In this day and age, with the approval ratings of the Congress, I think it is absolutely insane for any member of Congress to advocate taking the remote control away from the public. I don’t care if it is in defense of children. (And yes, I have a small child.)

We are the undisputed world leader in entertainment. If you go to any other country in the world, they first look at our stuff before they turn on their stuff.

You know why? Because government has stayed the hell out of it. 

Journalists and Campaign Checks Don’t Mix

Jesse Unruh, legendary Speaker of the California Assembly, once famously said: “Money is the mother’s milk of politics.”

And that’s true. But it doesn’t mean that everybody has to give milk. Some people, in fact, shouldn’t give milk, including priests, nuns, convicted felons — and journalists!

But, clearly, that feeling’s not universal. Upon researching candidate financial reports, MSNBC discovered that 144 journalists — most with the knowledge and blessing of their media bosses — had actually made campaign contributions: 125 to Democrats; 17 to Republicans; and 2 to candidates of both parties.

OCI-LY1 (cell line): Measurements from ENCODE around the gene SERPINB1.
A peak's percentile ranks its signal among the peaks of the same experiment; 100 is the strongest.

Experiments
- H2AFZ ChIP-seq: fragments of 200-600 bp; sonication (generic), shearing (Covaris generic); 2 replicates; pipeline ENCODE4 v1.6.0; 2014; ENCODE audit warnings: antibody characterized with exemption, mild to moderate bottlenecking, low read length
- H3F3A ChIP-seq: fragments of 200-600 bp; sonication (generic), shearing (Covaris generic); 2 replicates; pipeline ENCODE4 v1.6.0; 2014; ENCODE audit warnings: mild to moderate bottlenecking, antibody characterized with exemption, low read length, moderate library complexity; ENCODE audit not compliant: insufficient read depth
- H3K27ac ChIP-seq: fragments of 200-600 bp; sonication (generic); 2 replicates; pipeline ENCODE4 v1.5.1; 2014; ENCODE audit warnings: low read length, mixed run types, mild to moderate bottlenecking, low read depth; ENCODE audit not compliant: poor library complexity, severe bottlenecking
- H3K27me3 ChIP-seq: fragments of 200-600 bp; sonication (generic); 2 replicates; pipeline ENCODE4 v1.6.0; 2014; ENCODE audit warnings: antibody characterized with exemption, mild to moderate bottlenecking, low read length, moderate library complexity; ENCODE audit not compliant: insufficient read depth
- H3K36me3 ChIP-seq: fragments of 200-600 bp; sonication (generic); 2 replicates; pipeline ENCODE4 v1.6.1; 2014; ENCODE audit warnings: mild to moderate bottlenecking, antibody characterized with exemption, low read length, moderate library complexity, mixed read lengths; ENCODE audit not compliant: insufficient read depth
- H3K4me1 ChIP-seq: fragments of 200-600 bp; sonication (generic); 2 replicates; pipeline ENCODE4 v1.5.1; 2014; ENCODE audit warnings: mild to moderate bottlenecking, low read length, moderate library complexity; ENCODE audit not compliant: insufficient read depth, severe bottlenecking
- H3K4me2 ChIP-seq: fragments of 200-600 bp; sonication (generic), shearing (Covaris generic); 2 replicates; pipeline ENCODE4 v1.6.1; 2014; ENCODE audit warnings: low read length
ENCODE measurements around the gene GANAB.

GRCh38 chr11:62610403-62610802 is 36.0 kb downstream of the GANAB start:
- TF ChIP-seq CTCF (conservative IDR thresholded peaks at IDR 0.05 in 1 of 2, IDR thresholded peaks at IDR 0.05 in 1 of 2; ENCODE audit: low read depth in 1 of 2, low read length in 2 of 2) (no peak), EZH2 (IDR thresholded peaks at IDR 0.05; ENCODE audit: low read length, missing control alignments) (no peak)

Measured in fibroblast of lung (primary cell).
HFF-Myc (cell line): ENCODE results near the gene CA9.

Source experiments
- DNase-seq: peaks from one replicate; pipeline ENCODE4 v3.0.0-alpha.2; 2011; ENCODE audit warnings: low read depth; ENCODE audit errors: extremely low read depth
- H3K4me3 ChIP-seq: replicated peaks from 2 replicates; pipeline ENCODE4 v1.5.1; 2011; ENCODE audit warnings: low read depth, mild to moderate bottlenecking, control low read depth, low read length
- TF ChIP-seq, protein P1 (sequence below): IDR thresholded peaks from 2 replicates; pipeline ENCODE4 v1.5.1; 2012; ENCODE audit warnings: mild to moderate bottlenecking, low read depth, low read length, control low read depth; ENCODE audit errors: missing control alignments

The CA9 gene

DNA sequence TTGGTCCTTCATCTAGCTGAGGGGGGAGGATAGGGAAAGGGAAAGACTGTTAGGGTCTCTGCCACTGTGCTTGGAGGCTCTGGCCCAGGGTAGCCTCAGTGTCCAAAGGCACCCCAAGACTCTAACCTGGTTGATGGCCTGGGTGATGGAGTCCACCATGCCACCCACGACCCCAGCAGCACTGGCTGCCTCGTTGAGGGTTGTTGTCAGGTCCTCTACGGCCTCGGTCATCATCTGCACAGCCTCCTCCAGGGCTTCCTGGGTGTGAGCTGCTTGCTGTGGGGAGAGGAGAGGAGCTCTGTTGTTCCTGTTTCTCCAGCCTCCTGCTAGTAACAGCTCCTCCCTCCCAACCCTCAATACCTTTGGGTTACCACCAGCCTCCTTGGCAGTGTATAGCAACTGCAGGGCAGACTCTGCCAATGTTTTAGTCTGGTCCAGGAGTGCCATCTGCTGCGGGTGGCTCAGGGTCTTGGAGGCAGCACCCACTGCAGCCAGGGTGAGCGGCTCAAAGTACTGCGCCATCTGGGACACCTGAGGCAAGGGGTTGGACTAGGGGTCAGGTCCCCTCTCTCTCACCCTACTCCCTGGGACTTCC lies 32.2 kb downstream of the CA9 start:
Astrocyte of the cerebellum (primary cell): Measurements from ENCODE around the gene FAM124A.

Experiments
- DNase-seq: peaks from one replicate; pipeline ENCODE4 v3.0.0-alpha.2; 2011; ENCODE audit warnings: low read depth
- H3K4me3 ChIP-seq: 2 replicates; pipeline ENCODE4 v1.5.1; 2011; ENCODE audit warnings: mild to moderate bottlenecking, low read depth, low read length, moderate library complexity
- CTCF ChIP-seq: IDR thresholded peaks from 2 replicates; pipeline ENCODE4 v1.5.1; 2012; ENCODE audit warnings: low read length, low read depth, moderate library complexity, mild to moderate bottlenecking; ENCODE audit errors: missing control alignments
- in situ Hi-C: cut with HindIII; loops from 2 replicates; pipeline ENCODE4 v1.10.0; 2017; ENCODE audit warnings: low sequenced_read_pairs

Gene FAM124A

Uh-oh, here comes that old chestnut about “the liberal media” again! But, the point here is not whether the media is liberal or conservative. The point is: Journalists should not be writing campaign checks to anybody. Period.

Target, Target, Target

Move over, network TV. Step aside, major dailies. Talk radio — beware. Cable news is taking over. And the Web ain’t far behind.

No doubt about it, cable news is in. The recent issue of Adweek had an interesting survey about where Americans get their news on politics. The days of the major newspapers, Walter Cronkite-style anchors, and radio personalities dominating political news are over.